Well it took far longer than I anticipated – nearly two years of weekends and holidays – but I’ve completed this project. I’ve documented the process in a stand-alone blog linked below. It was written diary style rather than “instructables” style, but contains numerous images, galleries, lessons learned and even a few videos. It would be helpful to anyone considering taking on a stitch-and-glue boat project such as this.
Click to read my Stitch-n-Glue Blog
My interest in building a sleek, beautiful kayak from wood, epoxy and fiberglass began in the early 2000’s when I became aware of the “stitch-and-glue” method. I’ve never owned a motor boat, but the joy of exploring coves along calm bays or drifting quietly down rivers and streams has been a source of respite and pleasure. Over the years I’ve owned three different plastic or fiberglass kayaks and one canoe. They are fairly rugged, but they’re also heavy and comparatively slow. I once had an opportunity to rent and paddle a sleak, long and narrow “touring” kayak which was a blast because making forward progress was effortless compared to my sit-on-top kayak or canoe. It’s unlikely my dog can join me in a touring kayak, but who said I was getting rid of my canoe?
That’s a fair question… A good friend asked me: “James, you know you can get a brand new touring kayak for about $2K, right?” This was after he learned I had just spent nearly that much on materials and tools.
Ahh I replied, “but I’m building not one but three kayaks simultaneously with my boys for that amount.”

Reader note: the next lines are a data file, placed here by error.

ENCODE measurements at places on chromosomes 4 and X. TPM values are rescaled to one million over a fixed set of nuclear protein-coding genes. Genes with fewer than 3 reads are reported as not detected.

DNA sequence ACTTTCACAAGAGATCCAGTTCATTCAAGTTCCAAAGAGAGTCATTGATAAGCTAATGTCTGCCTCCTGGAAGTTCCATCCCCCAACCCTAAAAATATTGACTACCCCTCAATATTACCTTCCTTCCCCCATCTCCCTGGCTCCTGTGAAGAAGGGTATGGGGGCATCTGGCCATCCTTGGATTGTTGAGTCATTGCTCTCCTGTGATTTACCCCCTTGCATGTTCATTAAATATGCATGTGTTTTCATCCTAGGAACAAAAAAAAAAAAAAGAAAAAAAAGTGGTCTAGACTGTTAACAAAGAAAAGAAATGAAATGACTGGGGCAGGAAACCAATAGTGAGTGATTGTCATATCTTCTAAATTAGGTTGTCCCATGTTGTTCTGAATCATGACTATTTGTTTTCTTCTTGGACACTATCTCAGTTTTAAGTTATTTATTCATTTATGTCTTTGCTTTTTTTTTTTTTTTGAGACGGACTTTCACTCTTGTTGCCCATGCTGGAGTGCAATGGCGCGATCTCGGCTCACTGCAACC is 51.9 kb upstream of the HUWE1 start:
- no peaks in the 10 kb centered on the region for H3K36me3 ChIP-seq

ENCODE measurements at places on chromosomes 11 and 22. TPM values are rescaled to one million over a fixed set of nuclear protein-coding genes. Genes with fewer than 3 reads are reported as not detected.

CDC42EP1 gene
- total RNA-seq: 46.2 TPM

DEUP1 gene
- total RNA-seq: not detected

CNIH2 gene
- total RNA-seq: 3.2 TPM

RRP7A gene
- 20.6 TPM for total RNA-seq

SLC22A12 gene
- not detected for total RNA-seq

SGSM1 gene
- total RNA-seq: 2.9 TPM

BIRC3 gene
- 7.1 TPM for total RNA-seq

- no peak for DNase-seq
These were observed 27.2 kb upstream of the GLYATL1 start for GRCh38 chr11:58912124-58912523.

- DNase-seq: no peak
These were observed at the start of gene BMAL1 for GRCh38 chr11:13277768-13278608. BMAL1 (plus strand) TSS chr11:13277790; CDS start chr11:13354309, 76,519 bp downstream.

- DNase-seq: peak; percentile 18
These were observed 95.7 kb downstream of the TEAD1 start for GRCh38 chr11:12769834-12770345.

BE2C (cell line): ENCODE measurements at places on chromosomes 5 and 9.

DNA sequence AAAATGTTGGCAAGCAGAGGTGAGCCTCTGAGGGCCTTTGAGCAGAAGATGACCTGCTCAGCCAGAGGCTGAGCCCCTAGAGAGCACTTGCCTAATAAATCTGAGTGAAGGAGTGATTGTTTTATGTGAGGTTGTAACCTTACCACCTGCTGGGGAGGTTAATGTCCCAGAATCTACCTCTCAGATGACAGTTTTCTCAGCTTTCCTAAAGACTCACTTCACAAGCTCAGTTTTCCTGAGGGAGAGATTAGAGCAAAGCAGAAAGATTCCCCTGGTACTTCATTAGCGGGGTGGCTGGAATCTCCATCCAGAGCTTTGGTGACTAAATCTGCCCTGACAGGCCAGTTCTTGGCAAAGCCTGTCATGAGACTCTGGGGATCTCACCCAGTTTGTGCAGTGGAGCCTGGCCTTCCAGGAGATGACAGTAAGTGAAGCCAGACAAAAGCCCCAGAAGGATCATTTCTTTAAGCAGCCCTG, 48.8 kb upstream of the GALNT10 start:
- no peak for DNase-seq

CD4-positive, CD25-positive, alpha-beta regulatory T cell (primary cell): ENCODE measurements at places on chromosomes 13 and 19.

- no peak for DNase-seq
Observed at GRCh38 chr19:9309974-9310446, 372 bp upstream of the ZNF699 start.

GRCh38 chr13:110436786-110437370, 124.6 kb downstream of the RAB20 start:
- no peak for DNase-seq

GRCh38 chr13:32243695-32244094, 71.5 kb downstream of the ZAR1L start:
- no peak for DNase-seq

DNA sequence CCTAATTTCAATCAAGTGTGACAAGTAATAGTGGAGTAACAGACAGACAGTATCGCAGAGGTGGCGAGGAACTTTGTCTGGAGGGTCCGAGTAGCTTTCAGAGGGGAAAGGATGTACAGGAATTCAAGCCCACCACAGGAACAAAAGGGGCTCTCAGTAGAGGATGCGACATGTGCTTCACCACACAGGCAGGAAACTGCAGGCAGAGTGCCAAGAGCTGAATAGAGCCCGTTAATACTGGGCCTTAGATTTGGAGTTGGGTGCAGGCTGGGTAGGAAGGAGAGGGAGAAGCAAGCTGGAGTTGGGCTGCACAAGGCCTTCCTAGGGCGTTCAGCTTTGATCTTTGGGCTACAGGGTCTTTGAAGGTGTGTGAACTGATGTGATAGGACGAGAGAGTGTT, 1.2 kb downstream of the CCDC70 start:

“Oh… I see.”
The result of this investment of time and money with my sons will be good memories, hopefully some building of character and craftsman skills, and each will have an excellent boat they can enjoy for many years to come.
I expect this will be a somewhat long and involved project spanning perhaps six months. (Ha! That’s funny. It took me two years!) Others have built theirs much more quickly, but I’ll be guiding my sons along the way with the construction of their boats, and competing with other things on their schedules. Many builders have published blogs or Youtube videos, and I guess I’ll join the fray with my own. The purpose is both cathartic for myself, and hopefully I can provide some useful information to others who are considering or have already begun building a boat of their own. (If you have a climate controlled workshop, barn or spatious garage you can make progress far more rapidly than did I. Don’t let my timeline discourage you.)
So with that, I invite you…
Click to read my Stitch-n-Glue Blog depicted below.